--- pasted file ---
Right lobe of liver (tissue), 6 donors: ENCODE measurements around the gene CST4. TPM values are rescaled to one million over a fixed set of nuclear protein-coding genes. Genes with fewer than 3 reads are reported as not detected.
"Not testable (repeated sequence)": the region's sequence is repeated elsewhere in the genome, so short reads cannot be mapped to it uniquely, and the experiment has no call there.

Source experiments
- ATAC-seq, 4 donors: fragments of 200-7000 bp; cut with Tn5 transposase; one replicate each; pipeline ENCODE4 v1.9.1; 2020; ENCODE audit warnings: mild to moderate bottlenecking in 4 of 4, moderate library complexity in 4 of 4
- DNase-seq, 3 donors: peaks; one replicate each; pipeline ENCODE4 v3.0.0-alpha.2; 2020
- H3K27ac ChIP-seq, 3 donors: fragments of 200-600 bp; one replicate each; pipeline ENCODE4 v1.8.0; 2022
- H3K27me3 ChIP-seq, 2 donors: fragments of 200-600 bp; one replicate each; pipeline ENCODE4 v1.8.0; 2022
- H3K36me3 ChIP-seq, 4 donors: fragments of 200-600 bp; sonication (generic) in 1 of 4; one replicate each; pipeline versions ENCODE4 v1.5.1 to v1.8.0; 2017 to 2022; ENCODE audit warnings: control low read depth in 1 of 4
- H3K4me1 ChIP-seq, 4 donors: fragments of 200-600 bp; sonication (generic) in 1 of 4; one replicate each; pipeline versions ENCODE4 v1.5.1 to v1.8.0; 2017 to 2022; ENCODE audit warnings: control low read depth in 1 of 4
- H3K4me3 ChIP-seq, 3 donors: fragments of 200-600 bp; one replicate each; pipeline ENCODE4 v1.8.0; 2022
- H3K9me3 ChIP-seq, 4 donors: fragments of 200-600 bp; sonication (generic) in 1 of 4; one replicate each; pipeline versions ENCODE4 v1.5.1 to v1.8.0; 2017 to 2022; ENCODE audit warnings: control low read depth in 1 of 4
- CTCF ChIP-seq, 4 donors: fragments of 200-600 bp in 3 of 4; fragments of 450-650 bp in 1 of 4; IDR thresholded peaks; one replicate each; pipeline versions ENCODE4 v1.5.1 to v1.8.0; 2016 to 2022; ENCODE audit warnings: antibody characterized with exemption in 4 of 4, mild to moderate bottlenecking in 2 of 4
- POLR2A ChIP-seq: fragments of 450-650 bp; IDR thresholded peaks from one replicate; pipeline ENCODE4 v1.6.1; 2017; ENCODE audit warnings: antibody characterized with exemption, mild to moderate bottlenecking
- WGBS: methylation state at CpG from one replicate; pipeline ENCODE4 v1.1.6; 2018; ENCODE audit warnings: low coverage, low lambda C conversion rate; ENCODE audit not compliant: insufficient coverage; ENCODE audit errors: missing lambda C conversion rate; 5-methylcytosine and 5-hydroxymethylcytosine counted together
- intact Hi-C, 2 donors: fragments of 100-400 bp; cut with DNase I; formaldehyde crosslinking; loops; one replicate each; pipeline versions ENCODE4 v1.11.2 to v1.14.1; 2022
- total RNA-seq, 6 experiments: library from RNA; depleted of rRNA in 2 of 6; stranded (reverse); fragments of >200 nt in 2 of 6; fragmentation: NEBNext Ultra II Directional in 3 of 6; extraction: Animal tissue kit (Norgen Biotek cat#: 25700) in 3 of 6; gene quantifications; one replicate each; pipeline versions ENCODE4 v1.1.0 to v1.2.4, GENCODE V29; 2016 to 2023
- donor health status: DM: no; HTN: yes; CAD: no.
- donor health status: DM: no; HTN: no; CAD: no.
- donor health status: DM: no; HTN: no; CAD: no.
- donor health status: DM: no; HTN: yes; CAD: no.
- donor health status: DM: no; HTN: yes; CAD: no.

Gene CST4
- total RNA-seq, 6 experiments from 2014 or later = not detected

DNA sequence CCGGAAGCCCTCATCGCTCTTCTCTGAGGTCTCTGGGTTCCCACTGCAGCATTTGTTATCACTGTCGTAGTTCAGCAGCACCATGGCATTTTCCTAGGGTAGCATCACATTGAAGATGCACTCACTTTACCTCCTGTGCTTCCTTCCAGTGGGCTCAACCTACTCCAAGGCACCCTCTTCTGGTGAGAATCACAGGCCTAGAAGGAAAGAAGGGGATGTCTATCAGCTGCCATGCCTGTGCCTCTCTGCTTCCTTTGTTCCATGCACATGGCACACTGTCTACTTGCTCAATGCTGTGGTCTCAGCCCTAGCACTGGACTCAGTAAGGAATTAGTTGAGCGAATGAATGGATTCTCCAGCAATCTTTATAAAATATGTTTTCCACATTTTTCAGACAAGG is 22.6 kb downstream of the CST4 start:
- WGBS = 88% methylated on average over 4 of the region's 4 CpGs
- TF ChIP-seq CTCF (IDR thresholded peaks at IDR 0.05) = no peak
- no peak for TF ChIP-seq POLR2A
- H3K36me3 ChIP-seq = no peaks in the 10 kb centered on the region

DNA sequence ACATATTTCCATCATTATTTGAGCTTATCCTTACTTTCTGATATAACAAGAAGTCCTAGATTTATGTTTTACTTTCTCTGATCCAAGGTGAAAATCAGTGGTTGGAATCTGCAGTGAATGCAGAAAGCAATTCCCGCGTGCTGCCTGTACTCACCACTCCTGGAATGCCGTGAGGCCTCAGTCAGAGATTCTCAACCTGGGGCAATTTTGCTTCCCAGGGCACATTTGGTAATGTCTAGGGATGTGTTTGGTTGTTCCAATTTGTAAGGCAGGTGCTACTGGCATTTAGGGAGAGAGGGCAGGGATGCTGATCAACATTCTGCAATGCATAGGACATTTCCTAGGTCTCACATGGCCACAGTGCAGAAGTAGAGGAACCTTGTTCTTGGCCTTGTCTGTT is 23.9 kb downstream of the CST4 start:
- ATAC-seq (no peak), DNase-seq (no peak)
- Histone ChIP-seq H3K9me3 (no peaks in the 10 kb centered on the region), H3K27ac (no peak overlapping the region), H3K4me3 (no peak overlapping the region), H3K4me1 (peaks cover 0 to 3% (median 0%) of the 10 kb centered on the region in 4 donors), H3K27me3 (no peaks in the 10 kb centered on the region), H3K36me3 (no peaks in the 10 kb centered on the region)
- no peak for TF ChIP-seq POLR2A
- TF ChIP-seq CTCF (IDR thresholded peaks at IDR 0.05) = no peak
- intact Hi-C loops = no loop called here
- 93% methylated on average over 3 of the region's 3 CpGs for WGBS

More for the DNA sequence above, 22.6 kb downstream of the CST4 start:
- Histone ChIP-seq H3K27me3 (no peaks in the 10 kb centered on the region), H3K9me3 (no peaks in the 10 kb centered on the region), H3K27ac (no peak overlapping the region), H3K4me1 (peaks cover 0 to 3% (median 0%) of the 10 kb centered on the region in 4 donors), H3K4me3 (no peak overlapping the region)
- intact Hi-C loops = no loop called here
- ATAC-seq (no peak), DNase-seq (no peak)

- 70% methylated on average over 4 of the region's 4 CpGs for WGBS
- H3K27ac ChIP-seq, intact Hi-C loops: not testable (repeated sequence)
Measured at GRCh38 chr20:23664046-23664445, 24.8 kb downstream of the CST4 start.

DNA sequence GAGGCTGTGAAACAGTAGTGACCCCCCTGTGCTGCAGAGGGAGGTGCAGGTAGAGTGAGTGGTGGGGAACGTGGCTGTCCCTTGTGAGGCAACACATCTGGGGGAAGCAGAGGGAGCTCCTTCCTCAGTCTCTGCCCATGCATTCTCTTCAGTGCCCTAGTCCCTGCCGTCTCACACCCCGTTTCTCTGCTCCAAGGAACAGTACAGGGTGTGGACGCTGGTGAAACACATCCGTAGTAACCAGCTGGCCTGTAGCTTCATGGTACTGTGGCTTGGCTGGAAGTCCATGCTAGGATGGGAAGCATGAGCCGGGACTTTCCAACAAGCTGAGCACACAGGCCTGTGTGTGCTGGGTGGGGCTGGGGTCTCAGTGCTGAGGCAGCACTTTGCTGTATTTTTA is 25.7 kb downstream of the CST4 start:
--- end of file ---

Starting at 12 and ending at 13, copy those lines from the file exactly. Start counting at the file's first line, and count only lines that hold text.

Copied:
- CTCF ChIP-seq, 4 donors: fragments of 200-600 bp in 3 of 4; fragments of 450-650 bp in 1 of 4; IDR thresholded peaks; one replicate each; pipeline versions ENCODE4 v1.5.1 to v1.8.0; 2016 to 2022; ENCODE audit warnings: antibody characterized with exemption in 4 of 4, mild to moderate bottlenecking in 2 of 4
- POLR2A ChIP-seq: fragments of 450-650 bp; IDR thresholded peaks from one replicate; pipeline ENCODE4 v1.6.1; 2017; ENCODE audit warnings: antibody characterized with exemption, mild to moderate bottlenecking